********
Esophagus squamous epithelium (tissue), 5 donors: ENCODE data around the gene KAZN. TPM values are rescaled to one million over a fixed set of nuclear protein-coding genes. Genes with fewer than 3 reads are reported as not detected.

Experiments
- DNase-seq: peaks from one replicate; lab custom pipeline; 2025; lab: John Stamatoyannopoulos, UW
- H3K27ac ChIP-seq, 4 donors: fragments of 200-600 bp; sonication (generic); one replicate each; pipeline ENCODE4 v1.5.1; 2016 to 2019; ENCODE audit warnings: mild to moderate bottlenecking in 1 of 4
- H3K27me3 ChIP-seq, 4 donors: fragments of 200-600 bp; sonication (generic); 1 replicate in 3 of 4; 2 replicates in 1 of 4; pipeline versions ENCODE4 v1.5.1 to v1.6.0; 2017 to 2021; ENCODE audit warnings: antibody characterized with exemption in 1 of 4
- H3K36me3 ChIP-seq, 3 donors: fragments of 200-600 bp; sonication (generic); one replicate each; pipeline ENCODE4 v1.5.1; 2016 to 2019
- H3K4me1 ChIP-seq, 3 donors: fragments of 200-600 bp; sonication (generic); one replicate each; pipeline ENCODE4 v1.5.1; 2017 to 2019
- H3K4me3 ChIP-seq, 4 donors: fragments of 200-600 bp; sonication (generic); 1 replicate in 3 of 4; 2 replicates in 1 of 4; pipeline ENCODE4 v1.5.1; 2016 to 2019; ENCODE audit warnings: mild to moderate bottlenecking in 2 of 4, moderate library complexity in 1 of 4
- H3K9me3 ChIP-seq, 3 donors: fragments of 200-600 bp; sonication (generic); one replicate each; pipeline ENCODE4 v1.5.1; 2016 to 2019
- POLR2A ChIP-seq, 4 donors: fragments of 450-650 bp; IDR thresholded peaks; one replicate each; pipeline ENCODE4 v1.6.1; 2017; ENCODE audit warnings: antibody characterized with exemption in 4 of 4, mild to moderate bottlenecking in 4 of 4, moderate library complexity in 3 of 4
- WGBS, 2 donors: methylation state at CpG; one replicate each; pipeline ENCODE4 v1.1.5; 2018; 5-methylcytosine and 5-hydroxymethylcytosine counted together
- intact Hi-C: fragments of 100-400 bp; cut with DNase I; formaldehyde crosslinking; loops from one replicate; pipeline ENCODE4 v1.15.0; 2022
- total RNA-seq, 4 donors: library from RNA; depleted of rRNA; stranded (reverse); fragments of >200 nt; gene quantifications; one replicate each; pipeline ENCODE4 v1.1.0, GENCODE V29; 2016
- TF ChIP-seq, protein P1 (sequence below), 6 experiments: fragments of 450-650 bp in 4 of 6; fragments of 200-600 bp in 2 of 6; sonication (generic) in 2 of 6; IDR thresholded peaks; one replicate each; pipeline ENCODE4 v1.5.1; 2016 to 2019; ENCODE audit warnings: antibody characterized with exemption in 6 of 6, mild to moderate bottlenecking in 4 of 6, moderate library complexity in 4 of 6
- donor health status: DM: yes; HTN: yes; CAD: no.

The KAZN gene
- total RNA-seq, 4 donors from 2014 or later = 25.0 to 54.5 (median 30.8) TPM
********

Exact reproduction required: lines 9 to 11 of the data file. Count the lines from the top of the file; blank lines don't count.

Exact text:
- H3K9me3 ChIP-seq, 3 donors: fragments of 200-600 bp; sonication (generic); one replicate each; pipeline ENCODE4 v1.5.1; 2016 to 2019
- POLR2A ChIP-seq, 4 donors: fragments of 450-650 bp; IDR thresholded peaks; one replicate each; pipeline ENCODE4 v1.6.1; 2017; ENCODE audit warnings: antibody characterized with exemption in 4 of 4, mild to moderate bottlenecking in 4 of 4, moderate library complexity in 3 of 4
- WGBS, 2 donors: methylation state at CpG; one replicate each; pipeline ENCODE4 v1.1.5; 2018; 5-methylcytosine and 5-hydroxymethylcytosine counted together